Edge: On the Freedom League, fighting bad guys. Or maybe teaching at our school, I just dunno. I want to pass things on to future generations, you know? I've been really lucky my whole life, and I want to try and pass down some of that luck to the people I care about the whole world. And my friends and family too.

Wander: Probably on the Freedom League. I guess. Or doing hero work somewhere else. I like working with Young Freedom, so I guess that's probably what I'll end up doing-

TT: That's great! I had no idea you had aspirations to be a teacher, Edge, that's so admirable. What's your favorite subject in school? (8)

Edge: Um, I guess I like all of them pretty well. History, I guess! That's how you know where you came from, and where you're going. I really like history.

Wander: English is my favorite. I like to read, and the reports and stuff don't bother me. I don't like diagramming sentences and that kind of thing, though.

TT: Ah, I see. Well, it's good that you're both setting such a good example for our younger readers. Tell me, what would you say was the strangest adventure you've ever been on? (9)

Edge: Me personally? Uh, the time my dad and some of his old buddies took me to the gender-reversed dimension. That place was a little weird...but on the team, the weirdest was probably that time we fought those giant Nazi robots. They were some pretty bad guys!


TT: And how about you, Wander?

Wander: Well, one time I helped chase a three-foot tall talking rabbit across a couple of dimensions to rescue a mall security guard. I think that was probably the strangest thing I've done so far. But the Nazi robots were weird, too.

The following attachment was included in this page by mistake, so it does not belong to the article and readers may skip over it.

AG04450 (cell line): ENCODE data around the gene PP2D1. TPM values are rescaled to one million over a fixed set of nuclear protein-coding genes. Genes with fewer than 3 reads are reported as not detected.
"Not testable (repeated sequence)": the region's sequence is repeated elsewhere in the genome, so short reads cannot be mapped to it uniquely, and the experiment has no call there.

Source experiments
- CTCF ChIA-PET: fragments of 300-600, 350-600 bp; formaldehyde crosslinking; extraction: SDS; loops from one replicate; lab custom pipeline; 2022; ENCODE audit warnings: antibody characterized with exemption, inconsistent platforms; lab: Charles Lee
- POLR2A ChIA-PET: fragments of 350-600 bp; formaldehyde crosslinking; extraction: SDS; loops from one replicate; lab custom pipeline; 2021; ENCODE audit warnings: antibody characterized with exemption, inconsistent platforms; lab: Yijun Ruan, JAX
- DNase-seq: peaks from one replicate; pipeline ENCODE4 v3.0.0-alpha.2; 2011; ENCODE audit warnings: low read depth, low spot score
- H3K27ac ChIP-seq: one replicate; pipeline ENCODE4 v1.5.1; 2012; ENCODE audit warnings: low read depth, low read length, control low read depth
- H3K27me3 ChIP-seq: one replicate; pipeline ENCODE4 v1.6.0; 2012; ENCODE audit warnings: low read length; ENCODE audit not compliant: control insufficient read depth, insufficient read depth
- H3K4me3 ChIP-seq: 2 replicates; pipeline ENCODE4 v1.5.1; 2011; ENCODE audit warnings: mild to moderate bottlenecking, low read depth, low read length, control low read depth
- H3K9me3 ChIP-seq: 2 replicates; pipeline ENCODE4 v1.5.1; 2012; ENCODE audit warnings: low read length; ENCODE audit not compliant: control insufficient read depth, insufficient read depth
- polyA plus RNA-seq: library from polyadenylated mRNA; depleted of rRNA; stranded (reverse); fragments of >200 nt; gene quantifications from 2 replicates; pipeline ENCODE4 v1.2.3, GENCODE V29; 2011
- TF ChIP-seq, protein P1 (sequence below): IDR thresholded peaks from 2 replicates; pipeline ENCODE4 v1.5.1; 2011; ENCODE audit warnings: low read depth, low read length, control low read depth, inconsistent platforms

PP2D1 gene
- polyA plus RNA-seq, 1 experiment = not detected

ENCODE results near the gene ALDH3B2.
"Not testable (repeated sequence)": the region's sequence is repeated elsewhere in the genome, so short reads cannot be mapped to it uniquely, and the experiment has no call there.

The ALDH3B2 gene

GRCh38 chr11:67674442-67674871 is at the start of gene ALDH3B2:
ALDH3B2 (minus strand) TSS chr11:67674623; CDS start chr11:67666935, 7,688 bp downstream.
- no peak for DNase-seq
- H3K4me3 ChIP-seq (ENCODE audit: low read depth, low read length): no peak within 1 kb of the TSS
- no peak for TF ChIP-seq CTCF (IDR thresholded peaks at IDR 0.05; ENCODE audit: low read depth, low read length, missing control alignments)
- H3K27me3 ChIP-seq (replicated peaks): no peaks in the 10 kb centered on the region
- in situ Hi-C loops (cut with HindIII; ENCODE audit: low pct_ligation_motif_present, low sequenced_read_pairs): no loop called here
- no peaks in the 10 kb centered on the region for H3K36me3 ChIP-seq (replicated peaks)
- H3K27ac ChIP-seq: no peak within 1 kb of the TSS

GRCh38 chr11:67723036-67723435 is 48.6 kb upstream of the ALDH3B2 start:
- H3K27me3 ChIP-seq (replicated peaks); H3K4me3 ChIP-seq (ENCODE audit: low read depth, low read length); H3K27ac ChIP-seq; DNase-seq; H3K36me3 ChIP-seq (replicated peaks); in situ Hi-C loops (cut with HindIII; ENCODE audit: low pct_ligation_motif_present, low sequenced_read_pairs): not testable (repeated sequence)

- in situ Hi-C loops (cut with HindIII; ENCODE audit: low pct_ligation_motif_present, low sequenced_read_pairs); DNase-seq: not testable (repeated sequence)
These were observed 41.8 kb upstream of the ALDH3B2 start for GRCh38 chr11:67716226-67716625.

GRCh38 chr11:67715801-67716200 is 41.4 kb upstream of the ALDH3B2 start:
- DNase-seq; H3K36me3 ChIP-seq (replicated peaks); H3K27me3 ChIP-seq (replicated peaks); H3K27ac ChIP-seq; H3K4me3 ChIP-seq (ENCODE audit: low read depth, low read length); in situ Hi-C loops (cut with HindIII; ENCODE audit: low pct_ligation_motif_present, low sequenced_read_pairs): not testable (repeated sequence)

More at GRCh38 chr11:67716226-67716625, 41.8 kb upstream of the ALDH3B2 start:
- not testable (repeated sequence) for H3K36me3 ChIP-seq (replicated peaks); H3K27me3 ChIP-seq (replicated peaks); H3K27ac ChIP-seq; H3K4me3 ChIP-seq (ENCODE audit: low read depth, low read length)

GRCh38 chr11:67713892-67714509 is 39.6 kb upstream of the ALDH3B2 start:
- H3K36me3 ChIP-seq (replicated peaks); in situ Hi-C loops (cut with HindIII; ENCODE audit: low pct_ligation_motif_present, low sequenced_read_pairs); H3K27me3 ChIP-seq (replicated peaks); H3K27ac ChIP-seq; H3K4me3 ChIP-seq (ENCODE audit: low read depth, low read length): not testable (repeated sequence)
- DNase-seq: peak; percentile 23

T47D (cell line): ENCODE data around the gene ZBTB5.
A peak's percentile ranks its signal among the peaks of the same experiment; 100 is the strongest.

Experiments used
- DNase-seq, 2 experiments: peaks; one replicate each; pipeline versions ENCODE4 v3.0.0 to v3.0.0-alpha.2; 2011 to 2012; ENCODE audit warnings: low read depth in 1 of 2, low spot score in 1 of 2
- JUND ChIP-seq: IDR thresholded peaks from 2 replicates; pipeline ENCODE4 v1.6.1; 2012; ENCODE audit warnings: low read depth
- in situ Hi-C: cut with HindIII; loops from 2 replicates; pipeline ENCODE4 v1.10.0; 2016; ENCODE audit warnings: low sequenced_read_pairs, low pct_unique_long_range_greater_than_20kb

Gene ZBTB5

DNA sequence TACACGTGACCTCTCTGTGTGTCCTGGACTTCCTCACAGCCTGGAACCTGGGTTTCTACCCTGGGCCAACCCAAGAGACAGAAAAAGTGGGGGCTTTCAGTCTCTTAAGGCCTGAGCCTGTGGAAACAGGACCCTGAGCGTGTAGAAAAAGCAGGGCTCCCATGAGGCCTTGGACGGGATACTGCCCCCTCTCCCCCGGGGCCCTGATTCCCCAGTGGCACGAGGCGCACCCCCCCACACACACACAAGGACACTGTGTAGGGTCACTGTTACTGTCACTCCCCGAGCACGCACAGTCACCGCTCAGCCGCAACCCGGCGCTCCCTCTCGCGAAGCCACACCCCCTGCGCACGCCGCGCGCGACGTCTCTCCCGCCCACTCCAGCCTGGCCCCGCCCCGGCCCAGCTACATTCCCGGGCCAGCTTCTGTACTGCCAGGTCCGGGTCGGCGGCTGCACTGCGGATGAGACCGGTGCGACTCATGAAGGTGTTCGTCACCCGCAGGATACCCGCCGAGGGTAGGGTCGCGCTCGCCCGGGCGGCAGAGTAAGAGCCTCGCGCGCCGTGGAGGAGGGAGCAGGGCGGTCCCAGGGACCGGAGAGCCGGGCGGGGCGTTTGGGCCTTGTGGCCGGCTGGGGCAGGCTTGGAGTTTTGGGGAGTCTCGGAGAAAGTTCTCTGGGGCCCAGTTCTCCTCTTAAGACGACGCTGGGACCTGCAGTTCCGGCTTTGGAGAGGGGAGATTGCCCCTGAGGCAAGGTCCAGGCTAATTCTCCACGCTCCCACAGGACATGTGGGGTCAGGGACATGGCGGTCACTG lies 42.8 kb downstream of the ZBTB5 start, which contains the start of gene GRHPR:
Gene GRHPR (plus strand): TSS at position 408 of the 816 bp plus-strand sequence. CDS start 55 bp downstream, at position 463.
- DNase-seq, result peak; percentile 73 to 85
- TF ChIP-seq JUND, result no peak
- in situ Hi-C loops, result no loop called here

TT: Wow, the things we don't always get to hear are amazing! Tell me, what goes through your mind when you get the call to action? Are you nervous, excited? (10)

Edge: I'm never nervous. Well. a little sometimes. But I'm always excited, and ready to go out and do my best to stop the bad guys and make a better world for everybody else. There's no better feeling than realizing that the world needs you!

Wander: It's hard to say, because you never know what's going on when you first get the call. It could be something really terrible that's going to threaten the whole city, or it could be a training drill. I guess I try to reserve judgment until I know what's going on, but I always feel... anticipation, I guess.

TT: What do you think has been your greatest triumph to date, the one you know you'll tell your grandkids about? (11)

Edge: We saved a village of people in Africa from being destroyed by a volcanic eruption. I know, it wasn't anything showy or flashy, nothing world-saving or anything....but there were kids there, and they were really happy, and they hugged us afterwards. They all got to keep their homes and stay safe, and we even helped them make peace with their neighbors afterwards. It was a good day.

Wander: It's hard to say. We can't always talk about all our missions, for a lot of reasons. But the trip to Erde, even though it was weird, was a really good one. I think we really managed to make a difference there, at least for the moment. They still have a long way to go, but now they have a better chance.

TT: And what about regrets? You do so many difficult, near-impossible things. Are there any missions that didn't go the way you planned, or rescues that just couldn't be done? (12)